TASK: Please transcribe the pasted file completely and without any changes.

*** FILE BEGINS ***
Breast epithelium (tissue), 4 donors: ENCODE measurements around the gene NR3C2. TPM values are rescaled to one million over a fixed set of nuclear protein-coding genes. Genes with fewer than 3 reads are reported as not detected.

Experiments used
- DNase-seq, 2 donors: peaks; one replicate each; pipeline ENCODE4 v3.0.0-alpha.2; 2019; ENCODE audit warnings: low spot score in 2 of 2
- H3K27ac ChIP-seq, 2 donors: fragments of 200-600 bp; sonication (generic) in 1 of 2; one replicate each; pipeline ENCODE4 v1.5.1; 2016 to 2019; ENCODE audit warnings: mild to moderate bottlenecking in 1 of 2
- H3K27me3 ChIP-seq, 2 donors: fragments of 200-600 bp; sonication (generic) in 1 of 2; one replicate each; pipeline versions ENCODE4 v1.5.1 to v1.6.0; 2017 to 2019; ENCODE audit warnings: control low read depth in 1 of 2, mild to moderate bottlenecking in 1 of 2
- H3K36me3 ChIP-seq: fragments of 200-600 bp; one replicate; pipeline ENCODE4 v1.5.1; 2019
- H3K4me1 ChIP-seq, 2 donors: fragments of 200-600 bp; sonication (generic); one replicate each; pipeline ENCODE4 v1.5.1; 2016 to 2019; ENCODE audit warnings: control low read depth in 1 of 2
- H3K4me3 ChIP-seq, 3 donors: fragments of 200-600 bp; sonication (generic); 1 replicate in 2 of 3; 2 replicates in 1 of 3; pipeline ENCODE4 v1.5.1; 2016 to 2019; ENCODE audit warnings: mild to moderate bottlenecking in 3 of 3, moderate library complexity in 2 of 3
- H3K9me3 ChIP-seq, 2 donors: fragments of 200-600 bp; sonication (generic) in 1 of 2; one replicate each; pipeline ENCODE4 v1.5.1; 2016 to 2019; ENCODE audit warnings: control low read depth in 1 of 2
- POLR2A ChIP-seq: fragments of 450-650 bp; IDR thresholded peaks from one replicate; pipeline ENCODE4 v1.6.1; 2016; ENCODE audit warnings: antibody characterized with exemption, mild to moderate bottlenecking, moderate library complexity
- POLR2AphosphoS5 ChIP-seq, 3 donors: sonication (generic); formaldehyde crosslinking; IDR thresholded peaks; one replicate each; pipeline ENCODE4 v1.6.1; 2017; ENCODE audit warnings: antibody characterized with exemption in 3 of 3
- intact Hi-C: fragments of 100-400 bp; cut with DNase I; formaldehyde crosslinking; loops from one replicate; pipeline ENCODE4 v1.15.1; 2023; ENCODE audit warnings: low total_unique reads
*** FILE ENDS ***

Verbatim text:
Breast epithelium (tissue), 4 donors: ENCODE measurements around the gene NR3C2. TPM values are rescaled to one million over a fixed set of nuclear protein-coding genes. Genes with fewer than 3 reads are reported as not detected.

Experiments used
- DNase-seq, 2 donors: peaks; one replicate each; pipeline ENCODE4 v3.0.0-alpha.2; 2019; ENCODE audit warnings: low spot score in 2 of 2
- H3K27ac ChIP-seq, 2 donors: fragments of 200-600 bp; sonication (generic) in 1 of 2; one replicate each; pipeline ENCODE4 v1.5.1; 2016 to 2019; ENCODE audit warnings: mild to moderate bottlenecking in 1 of 2
- H3K27me3 ChIP-seq, 2 donors: fragments of 200-600 bp; sonication (generic) in 1 of 2; one replicate each; pipeline versions ENCODE4 v1.5.1 to v1.6.0; 2017 to 2019; ENCODE audit warnings: control low read depth in 1 of 2, mild to moderate bottlenecking in 1 of 2
- H3K36me3 ChIP-seq: fragments of 200-600 bp; one replicate; pipeline ENCODE4 v1.5.1; 2019
- H3K4me1 ChIP-seq, 2 donors: fragments of 200-600 bp; sonication (generic); one replicate each; pipeline ENCODE4 v1.5.1; 2016 to 2019; ENCODE audit warnings: control low read depth in 1 of 2
- H3K4me3 ChIP-seq, 3 donors: fragments of 200-600 bp; sonication (generic); 1 replicate in 2 of 3; 2 replicates in 1 of 3; pipeline ENCODE4 v1.5.1; 2016 to 2019; ENCODE audit warnings: mild to moderate bottlenecking in 3 of 3, moderate library complexity in 2 of 3
- H3K9me3 ChIP-seq, 2 donors: fragments of 200-600 bp; sonication (generic) in 1 of 2; one replicate each; pipeline ENCODE4 v1.5.1; 2016 to 2019; ENCODE audit warnings: control low read depth in 1 of 2
- POLR2A ChIP-seq: fragments of 450-650 bp; IDR thresholded peaks from one replicate; pipeline ENCODE4 v1.6.1; 2016; ENCODE audit warnings: antibody characterized with exemption, mild to moderate bottlenecking, moderate library complexity
- POLR2AphosphoS5 ChIP-seq, 3 donors: sonication (generic); formaldehyde crosslinking; IDR thresholded peaks; one replicate each; pipeline ENCODE4 v1.6.1; 2017; ENCODE audit warnings: antibody characterized with exemption in 3 of 3
- intact Hi-C: fragments of 100-400 bp; cut with DNase I; formaldehyde crosslinking; loops from one replicate; pipeline ENCODE4 v1.15.1; 2023; ENCODE audit warnings: low total_unique reads